I finally have something to say in the realm of adoption.
Praise God, nearly 16 months after placement, I received news yesterday that a preliminary termination hearing is being held at the end of July for Oliver. Birthmom is fighting to the bitter end; her last visit with Oliver was the first week of January, but she still remains firm in her conviction that she has every intention of raising him on a daily basis. There's more I could say on this matter, but I won't. I will simply sigh deeply and watch as the facts of poor Oli's life are paraded in court. I will listen in sadness as the psychiatrist outlines why Birthmom received a failing grade on her parenting and psychological exams. I will hear a litany of pleadings and petitions. And then, at the end of the day, I will turn my eyes to the Lord and wait for a judge to make a decision.
Oliver's birthfather is relinquishing custody, and our open adoption agreement is in the works. I have both sympathy and frustration for Birthdad. He is a wreck of a man, damaged by horrific abuse in his own childhood and poor choices in adulthood. When he says he never wanted to be a father, that he freely abdicates that right to someone more capable than himself, I am grateful. When he holds Oli's hand in his and says, "Bye, buddy," at the end of a visit, my heart is softened. And when he fails to show up for yet another visit, I am angry. Ours will be a complicated, tangled relationship for life. When the signatures are placed on the agreement, we will bound forever to one another through our love of one small person and that brings me a peace both terrible and beautiful and the same time.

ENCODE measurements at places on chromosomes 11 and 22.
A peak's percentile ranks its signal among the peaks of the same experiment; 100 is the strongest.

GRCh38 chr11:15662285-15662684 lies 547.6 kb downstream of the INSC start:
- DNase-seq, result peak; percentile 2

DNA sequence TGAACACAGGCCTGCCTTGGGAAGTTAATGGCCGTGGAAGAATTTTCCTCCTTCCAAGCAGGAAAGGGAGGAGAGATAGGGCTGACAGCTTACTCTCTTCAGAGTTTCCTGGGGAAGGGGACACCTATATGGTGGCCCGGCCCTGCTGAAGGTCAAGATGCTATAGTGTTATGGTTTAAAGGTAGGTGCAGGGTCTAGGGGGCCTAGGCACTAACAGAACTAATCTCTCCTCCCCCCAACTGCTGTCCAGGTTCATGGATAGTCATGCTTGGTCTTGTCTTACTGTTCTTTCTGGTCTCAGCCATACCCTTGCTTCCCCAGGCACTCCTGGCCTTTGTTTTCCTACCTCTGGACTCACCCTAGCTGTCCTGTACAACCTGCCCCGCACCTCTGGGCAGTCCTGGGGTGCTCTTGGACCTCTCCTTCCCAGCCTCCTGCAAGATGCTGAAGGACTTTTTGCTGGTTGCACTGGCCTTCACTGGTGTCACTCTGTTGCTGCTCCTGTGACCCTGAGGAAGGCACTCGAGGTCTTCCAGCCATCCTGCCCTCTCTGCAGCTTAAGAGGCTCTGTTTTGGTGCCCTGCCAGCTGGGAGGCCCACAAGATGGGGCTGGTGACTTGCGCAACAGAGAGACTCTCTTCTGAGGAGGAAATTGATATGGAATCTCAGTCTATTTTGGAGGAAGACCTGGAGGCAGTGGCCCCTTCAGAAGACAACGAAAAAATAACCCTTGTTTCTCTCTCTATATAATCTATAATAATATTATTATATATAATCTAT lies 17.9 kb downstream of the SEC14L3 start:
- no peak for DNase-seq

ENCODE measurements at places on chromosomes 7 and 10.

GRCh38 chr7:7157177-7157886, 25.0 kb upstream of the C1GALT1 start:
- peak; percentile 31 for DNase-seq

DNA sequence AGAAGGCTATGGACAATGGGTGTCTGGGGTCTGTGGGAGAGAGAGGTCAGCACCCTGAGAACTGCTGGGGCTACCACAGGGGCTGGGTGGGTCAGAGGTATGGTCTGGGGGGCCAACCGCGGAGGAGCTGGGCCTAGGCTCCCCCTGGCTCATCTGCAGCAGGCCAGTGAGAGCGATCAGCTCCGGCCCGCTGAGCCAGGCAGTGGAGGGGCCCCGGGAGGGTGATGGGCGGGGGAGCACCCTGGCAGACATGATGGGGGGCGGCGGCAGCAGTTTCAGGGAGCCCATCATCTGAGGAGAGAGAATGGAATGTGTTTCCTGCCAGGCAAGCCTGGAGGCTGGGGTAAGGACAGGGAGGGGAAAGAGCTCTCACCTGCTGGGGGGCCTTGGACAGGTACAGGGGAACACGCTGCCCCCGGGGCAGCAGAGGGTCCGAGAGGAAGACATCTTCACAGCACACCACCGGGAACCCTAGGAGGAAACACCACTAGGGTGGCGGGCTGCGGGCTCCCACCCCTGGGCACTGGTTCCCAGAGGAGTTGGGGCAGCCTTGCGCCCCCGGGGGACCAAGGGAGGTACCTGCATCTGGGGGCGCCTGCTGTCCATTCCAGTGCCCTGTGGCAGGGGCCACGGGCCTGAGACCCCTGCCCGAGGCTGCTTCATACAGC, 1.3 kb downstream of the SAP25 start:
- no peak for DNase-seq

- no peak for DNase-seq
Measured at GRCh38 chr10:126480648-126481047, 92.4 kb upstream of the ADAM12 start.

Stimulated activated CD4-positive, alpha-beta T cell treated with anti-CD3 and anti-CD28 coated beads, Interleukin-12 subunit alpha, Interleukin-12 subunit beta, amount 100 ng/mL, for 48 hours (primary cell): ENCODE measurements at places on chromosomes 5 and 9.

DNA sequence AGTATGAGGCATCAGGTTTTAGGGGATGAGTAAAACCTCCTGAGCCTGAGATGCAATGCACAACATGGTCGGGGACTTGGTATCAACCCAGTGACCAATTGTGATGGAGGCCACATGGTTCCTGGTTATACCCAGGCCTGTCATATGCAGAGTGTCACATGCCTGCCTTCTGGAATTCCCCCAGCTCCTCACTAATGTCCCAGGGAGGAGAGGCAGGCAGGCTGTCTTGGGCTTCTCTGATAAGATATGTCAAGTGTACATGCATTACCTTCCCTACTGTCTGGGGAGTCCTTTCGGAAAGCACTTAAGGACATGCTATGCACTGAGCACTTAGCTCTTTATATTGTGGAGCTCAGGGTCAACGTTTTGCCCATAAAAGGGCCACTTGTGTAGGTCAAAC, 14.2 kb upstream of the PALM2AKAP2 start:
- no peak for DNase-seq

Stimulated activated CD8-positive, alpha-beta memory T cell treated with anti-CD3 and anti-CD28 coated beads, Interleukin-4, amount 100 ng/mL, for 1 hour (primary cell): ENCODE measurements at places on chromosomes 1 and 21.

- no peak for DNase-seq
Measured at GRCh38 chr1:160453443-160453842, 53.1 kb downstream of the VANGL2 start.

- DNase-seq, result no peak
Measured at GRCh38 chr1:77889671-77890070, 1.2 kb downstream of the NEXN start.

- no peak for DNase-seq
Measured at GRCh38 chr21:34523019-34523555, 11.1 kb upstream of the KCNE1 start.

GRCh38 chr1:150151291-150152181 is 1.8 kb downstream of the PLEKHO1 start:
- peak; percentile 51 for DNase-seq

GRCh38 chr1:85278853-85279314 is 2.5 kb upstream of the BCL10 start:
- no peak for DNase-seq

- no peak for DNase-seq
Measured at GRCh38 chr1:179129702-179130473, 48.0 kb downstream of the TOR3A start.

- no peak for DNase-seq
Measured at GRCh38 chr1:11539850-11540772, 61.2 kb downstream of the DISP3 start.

Manolin's case continues to be as cut and dry as one finds in the world of foster-adoption. His birthmother is still under a ten year no contact order that precludes any relationship she might desire with the little man she carried and then sought to destroy. Termination paperwork has been filed and will most likely never go to court; how does one, after all, convincingly attest in a court that she can successfully parent a child she is forbidden by law to even request a photograph of? Evaluations and counseling reports aside, Birthmom is not going to regain custody of Manolin. I hope she relinquishes rights. It will be faster and less painful for all of us.
And this, dear readers, is where one finds joy in the world of foster-adoption: at the end of one relationship, there blossoms a series of others. Our family sits quietly, awaiting hearings and judgments that will make us whole. In our hearts, of course, the truth is already there. Maybe by winter the truth will have bloomed for all to see.